From The Cave

29 August, 2011 at 11:02 (Flash) (, , , , , , , , , )

Jack Frost is a tall figure, tall and spindly and slightly blue-grey around the edges. If you were to see him walking down the street then you might think that he was very, very ill. If you were to see him sleeping upon a park-bench then you would probably think that he was dead. He wouldn’t be of course, it’s unlikely that a creature such as Jack would ever be found dead on a park bench. Unlikely, though not impossible.

Jack Frost is responsible for ice crystals, frost patterns and leaves frozen delicately into place on autumn mornings. It’s not exactly a well-paid job nor even especially rewarding, except in the most artistic of ways. The methods that Jack uses to supplement his income are spoken about in dark corners and beneath carefully warmed shadows. Most widely known about are the necklaces that he brings to markets on the edges of faerie, or those several layers beneath London and Baghdad.

The magic inherant in a baby’s first laughter is widely known, indeed there are merchants at such markets who, it is rumoured, have fathered many children to have ready access to such products. Who continually fashion the curious alchemical glassware needed to capture these things. Sometimes Jack does come to the markets with such a bauble, to the annoyance of the merchants he will often come close to giving it away. Those baubles are widely known, those magics are easily captured by the slightest practice of the hermetic arts. Jack brings something unique, necklaces of baby’s tears, bracelets of the impotent rage of children, earrings of toddler screams and the echoes of a child’s first swear-word. These things are unique to Jack, if a merchant is selling them and they are real, then he has bought from Jack.

No one knows how he gets them, though the whispers in the dark places tell of unspeakable things and of horrors in woodlands and the far places of a child’s world. There is talk tht Jack had a dalliance with a woman and that he took something from her and since that time has appeared at the markets with something to sell, something that men have killed for in the past and doubtless will again.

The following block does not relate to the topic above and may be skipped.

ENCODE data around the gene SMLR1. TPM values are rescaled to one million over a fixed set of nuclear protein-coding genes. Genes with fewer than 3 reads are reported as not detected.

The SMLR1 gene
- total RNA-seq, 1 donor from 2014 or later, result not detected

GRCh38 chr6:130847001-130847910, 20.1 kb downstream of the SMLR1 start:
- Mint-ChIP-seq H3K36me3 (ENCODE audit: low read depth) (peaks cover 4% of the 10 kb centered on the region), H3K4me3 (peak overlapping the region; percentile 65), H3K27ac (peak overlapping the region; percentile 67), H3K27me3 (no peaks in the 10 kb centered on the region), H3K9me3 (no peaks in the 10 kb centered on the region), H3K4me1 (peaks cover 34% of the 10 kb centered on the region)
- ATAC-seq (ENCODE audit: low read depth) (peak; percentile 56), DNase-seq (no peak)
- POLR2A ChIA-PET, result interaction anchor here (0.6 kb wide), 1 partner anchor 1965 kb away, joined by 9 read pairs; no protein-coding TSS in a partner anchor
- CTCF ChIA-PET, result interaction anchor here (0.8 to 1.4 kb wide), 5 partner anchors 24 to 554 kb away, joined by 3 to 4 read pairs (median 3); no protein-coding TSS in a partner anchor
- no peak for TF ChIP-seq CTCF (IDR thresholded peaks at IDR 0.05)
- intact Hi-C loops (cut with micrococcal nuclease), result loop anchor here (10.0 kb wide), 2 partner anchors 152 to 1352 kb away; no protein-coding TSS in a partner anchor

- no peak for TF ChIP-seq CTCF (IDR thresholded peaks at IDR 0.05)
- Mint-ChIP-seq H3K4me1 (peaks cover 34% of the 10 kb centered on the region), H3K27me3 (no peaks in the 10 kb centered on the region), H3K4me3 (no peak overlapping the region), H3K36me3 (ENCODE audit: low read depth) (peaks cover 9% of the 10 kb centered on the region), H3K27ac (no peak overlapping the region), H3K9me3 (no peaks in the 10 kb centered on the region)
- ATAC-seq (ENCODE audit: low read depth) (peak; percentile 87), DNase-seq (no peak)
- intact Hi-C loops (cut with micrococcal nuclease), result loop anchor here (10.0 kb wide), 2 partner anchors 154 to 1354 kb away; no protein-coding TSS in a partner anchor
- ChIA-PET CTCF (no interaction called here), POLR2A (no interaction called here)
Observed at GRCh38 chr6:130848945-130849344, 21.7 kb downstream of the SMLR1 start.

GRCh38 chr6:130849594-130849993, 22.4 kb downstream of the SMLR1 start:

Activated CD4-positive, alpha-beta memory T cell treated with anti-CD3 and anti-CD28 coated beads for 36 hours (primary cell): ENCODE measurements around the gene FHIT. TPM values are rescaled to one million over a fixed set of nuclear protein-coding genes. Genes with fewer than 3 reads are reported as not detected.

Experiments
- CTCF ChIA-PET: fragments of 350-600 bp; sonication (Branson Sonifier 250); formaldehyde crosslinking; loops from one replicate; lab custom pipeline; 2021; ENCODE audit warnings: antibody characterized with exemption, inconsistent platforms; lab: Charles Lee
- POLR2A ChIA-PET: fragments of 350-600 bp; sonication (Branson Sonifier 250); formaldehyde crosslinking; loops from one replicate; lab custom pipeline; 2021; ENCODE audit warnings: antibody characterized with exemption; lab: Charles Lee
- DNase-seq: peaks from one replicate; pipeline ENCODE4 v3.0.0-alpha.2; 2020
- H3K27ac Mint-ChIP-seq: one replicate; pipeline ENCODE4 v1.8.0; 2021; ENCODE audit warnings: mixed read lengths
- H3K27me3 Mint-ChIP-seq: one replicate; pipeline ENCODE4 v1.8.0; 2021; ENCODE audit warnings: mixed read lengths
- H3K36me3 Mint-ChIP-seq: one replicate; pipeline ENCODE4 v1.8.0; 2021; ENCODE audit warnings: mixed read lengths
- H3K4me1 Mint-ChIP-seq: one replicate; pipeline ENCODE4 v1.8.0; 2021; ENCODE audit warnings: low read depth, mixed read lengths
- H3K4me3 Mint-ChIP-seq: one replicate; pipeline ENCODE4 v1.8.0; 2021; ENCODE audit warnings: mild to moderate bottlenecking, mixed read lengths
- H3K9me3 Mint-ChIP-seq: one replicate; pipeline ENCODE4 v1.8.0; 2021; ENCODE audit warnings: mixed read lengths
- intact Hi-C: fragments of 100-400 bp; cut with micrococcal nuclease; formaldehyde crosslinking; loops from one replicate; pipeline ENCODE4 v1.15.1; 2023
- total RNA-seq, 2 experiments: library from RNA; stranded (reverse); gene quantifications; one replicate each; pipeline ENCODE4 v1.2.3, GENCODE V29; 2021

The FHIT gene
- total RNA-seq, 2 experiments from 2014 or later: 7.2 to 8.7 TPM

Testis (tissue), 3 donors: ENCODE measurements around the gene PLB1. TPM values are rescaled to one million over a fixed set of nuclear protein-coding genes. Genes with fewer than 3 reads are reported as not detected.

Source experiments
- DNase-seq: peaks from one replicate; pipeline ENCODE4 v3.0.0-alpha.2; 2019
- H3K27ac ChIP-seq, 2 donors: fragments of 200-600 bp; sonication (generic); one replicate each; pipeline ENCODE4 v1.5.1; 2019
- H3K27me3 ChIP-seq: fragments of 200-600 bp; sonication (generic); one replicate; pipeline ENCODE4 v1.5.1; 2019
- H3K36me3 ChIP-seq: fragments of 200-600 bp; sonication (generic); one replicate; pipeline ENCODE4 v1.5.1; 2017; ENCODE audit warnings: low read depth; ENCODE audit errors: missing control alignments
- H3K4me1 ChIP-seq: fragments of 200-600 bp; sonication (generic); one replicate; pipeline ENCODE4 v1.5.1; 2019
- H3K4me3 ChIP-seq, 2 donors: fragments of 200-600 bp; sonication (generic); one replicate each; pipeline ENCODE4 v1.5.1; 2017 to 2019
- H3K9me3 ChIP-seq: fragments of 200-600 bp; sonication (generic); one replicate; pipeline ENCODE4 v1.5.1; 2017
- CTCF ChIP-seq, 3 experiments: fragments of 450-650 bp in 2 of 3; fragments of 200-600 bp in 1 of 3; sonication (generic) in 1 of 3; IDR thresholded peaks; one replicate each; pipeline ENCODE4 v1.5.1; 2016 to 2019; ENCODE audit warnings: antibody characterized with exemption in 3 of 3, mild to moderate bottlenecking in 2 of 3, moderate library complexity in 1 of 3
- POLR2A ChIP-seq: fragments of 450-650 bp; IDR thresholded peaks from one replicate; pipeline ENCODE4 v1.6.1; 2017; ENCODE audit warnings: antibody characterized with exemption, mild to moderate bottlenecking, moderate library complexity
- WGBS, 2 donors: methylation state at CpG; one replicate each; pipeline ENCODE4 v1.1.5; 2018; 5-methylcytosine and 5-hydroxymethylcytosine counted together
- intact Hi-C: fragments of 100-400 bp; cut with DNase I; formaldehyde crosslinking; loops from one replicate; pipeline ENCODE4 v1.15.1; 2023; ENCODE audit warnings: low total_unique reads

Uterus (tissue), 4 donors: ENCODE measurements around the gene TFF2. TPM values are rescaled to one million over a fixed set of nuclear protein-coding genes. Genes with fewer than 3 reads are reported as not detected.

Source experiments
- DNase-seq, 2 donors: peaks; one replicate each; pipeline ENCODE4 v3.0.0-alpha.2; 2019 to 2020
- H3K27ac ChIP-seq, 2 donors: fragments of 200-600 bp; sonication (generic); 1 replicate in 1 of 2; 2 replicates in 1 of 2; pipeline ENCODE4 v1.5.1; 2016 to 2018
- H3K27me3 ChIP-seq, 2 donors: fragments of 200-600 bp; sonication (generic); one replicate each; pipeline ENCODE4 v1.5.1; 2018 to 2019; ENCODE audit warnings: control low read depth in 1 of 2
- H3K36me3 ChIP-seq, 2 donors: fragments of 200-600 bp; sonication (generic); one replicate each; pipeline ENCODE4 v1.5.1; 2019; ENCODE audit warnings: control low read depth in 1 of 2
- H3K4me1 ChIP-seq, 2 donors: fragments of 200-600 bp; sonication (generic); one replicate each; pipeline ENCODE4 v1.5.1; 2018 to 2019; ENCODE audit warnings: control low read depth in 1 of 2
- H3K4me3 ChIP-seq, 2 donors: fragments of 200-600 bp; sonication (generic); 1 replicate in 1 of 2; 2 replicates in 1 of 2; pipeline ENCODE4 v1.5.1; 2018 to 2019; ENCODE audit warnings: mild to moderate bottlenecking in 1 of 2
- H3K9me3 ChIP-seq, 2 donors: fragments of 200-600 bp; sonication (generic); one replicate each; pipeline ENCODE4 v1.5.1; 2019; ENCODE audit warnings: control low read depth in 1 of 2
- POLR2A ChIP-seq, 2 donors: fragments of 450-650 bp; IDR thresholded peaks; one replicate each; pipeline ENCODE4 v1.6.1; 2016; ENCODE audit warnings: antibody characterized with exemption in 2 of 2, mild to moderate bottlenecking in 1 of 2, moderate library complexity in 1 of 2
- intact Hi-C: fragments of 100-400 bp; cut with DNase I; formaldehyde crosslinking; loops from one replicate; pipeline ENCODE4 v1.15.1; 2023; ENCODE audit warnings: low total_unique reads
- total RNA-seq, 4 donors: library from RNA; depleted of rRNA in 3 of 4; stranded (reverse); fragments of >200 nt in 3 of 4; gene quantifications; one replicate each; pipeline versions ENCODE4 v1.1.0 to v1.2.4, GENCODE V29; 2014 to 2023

But whatever is said of Jack Frost, that cadaverous, slender man, it is certain that whilst he sells his merchandise, the old and young, the wise and the seekers will all continue to buy.

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The Faun

22 August, 2011 at 13:25 (Castle Moon, Long) (, , , , , , , , , )

There’s a monster in Castle Moon and it is a very dangerous sort of monster for it wears pretty rose-tinted spectacles and carries itself as if it were a real person. But it took the little scruffy cat, Ninja, a very long time to find it for Castle Moon is full of winding levels and far too many staircases for one city.

In fact, it took Ninja quite a long time at first to come out of her bedroom. She had rented one with the new friends that she had made, the vixen Bysshe, the lion Spod and the wolf Bem. Their house in the part of the city known as The Bower (for it sort of overhung much of the main shopping area, being a good two or three storeys higher than much of the town) was decorated with small cuckoo clocks and daffodils and was very, very pretty.
The reason that it took Ninja a long time to come out of her bedroom was not, as might first be supposed, to do with her innate shyness. For, although she was a scruffy little black and white cat she was not over-imbued with shyness, actually because she was a hereditary Moggy, she was possibly over-imbued with boldness. In fact it was because of that boldness that she did not emerge from her room for some days.

Ninja’s room in the house (she later was to discover from Bysshe that is was The House of Ulster) had for some time been the spare room. Thus it had a bunk bed, the bottom of which was only slats and no mattress, a desk, a window, and covering the window, and overly large wardrobe. Now she had soon discovered that she could use the wardrobe to climb out of the window and sit upon the tiled, sloping roof of the kitchen and look out across the city. But the morning of her first night there she also decided to open the wardrobe.

It may not come as any surprise to my readers to hear that when she opened the wardrobe and pushed past the mothball smelling old fur coats that Bysshe had warned her she had left in there, she discovered it to be snowing.

Of course the wardrobe door shut behind her, and of course she paid it no never mind, for she was utterly enthralled by the notion that it might snow in a wardrobe. After she had gone a few more steps inside she not only smiled with delight to see the snow covered branches of small green fir trees but had actually laughed out loud when she saw the lamp-post looking for all the world as if some witch had ripped it clean from a London street. It glowed merrily as the snow swirled around it. She stood beneath it for quite some time, awed by the sight. Then she head the crunching of footsteps in the snow and looked around to see a faun, with a woolen scarf wrapped around his neck and a warm winter coat, carrying many little parcels. The faun looked up and saw her, “Oh Light preserve us!” he cried and dropped all of his parcels.